It takes fast germination and decent harvest weather, but a fall oats doublecrop in central Wisconsin can yield well and give good digestibility, says Wayne Coblentz, USDA-ARS research agronomist and dairy scientist at the U.S. Dairy Forage Research Center.

Coblentz and colleagues studied the viability of planting oats in late summer for use as a fall emergency forage.

“For the options available here in central Wisconsin, this would seem to be the one to give you the most potential for both yield and pretty exceptional quality characteristics,” he says.

For one thing, fall-grown oats produce half or even less than half as much lignin as spring-grown oats. Lignin, a part of a plant’s forage fiber that helps keep it upright, is not digestible. But with little lignin forming, fall oats are highly digestible.

A heavy snowfall can flatten a low-lignin oats crop, which should be harvested before that is likely, Coblentz warns. At least grazing heifers would be able to utilize the forage, he adds.

Fall oats “will accumulate pretty startling amounts of sugar. That balances against the accumulation of fiber that normally occurs in plant growth. So you wind up with a plant that, for a fairly extended period of time, has consistent energy densities.”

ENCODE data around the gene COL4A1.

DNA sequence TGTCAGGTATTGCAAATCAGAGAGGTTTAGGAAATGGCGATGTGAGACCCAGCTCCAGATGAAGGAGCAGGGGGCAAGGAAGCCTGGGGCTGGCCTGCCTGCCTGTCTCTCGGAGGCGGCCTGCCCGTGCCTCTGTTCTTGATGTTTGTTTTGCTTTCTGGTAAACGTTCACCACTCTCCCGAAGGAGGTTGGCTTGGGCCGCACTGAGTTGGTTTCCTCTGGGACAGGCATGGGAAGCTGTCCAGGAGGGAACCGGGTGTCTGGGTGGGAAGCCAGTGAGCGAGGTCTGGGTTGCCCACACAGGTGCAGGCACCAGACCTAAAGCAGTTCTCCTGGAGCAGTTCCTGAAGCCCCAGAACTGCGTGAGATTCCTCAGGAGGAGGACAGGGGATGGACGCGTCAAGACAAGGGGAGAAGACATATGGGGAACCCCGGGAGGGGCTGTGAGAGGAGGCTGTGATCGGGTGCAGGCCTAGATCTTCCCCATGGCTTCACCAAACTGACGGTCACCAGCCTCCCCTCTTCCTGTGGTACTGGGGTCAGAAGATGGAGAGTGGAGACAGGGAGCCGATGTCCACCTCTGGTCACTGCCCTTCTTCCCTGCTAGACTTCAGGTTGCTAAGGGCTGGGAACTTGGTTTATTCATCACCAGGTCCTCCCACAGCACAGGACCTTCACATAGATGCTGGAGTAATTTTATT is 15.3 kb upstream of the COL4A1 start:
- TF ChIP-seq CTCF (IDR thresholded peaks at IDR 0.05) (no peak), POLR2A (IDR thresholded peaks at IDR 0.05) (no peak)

That allows a producer to have a fairly wide harvest window where yield increases and quality won’t decline.

But the crop’s success will depend on the weather, he says. “You’re not necessarily going to get a consistent response from one year to the next. Some years that we’ve run plots up here, we harvested more than 4 tons of dry matter in late October or the first of November. It can vary from there down to 1 ton/acre.”

He suggests that farmers plant a couple of varieties at different times, depending on acreage available. Plant-ing a forage oat early and a grain type a bit later will spread a grower’s risk.

Coblentz and Mike Bertram with the University of Wisconsin-ARS Arlington station, studied growth rates and sugar concentrations of forage and grain oats. They concluded that the forage-type ForagePlus is likely to maximize yields in central Wisconsin when planted as late as the first week of August. But if planting after that week, more-rapidly maturing grain types (Ogle and Vista) will bring higher yields than a forage type.

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